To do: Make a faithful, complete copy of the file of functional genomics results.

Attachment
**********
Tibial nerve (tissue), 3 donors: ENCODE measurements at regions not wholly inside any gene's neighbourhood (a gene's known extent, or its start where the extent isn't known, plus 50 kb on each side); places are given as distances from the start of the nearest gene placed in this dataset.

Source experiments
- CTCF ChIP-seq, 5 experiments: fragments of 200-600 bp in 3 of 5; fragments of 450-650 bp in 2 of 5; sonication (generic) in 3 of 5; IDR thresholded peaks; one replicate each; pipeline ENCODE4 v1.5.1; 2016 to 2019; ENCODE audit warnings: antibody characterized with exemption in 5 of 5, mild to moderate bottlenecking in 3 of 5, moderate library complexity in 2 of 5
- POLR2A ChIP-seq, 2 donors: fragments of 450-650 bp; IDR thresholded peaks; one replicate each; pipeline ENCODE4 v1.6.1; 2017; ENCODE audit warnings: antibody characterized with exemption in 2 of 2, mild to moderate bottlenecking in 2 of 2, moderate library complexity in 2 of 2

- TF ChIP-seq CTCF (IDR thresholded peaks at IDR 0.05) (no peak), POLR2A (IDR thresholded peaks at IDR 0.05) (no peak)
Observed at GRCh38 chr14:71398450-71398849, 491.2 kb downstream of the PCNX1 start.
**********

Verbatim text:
Tibial nerve (tissue), 3 donors: ENCODE measurements at regions not wholly inside any gene's neighbourhood (a gene's known extent, or its start where the extent isn't known, plus 50 kb on each side); places are given as distances from the start of the nearest gene placed in this dataset.

Source experiments
- CTCF ChIP-seq, 5 experiments: fragments of 200-600 bp in 3 of 5; fragments of 450-650 bp in 2 of 5; sonication (generic) in 3 of 5; IDR thresholded peaks; one replicate each; pipeline ENCODE4 v1.5.1; 2016 to 2019; ENCODE audit warnings: antibody characterized with exemption in 5 of 5, mild to moderate bottlenecking in 3 of 5, moderate library complexity in 2 of 5
- POLR2A ChIP-seq, 2 donors: fragments of 450-650 bp; IDR thresholded peaks; one replicate each; pipeline ENCODE4 v1.6.1; 2017; ENCODE audit warnings: antibody characterized with exemption in 2 of 2, mild to moderate bottlenecking in 2 of 2, moderate library complexity in 2 of 2

- TF ChIP-seq CTCF (IDR thresholded peaks at IDR 0.05) (no peak), POLR2A (IDR thresholded peaks at IDR 0.05) (no peak)
Observed at GRCh38 chr14:71398450-71398849, 491.2 kb downstream of the PCNX1 start.